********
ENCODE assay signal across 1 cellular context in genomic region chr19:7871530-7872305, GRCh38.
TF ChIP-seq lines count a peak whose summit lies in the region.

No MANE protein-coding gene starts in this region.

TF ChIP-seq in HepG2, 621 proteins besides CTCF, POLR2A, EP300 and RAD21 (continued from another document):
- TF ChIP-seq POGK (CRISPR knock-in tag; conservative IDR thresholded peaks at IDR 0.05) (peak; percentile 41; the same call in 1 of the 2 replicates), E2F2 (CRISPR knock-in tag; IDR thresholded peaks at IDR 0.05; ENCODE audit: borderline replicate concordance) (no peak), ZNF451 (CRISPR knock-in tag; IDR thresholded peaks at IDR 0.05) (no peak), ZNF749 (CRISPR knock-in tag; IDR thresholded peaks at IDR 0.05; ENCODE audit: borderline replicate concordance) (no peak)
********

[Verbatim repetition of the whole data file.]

ENCODE assay signal across 1 cellular context in genomic region chr19:7871530-7872305, GRCh38.
TF ChIP-seq lines count a peak whose summit lies in the region.

No MANE protein-coding gene starts in this region.

TF ChIP-seq in HepG2, 621 proteins besides CTCF, POLR2A, EP300 and RAD21 (continued from another document):
- TF ChIP-seq POGK (CRISPR knock-in tag; conservative IDR thresholded peaks at IDR 0.05) (peak; percentile 41; the same call in 1 of the 2 replicates), E2F2 (CRISPR knock-in tag; IDR thresholded peaks at IDR 0.05; ENCODE audit: borderline replicate concordance) (no peak), ZNF451 (CRISPR knock-in tag; IDR thresholded peaks at IDR 0.05) (no peak), ZNF749 (CRISPR knock-in tag; IDR thresholded peaks at IDR 0.05; ENCODE audit: borderline replicate concordance) (no peak)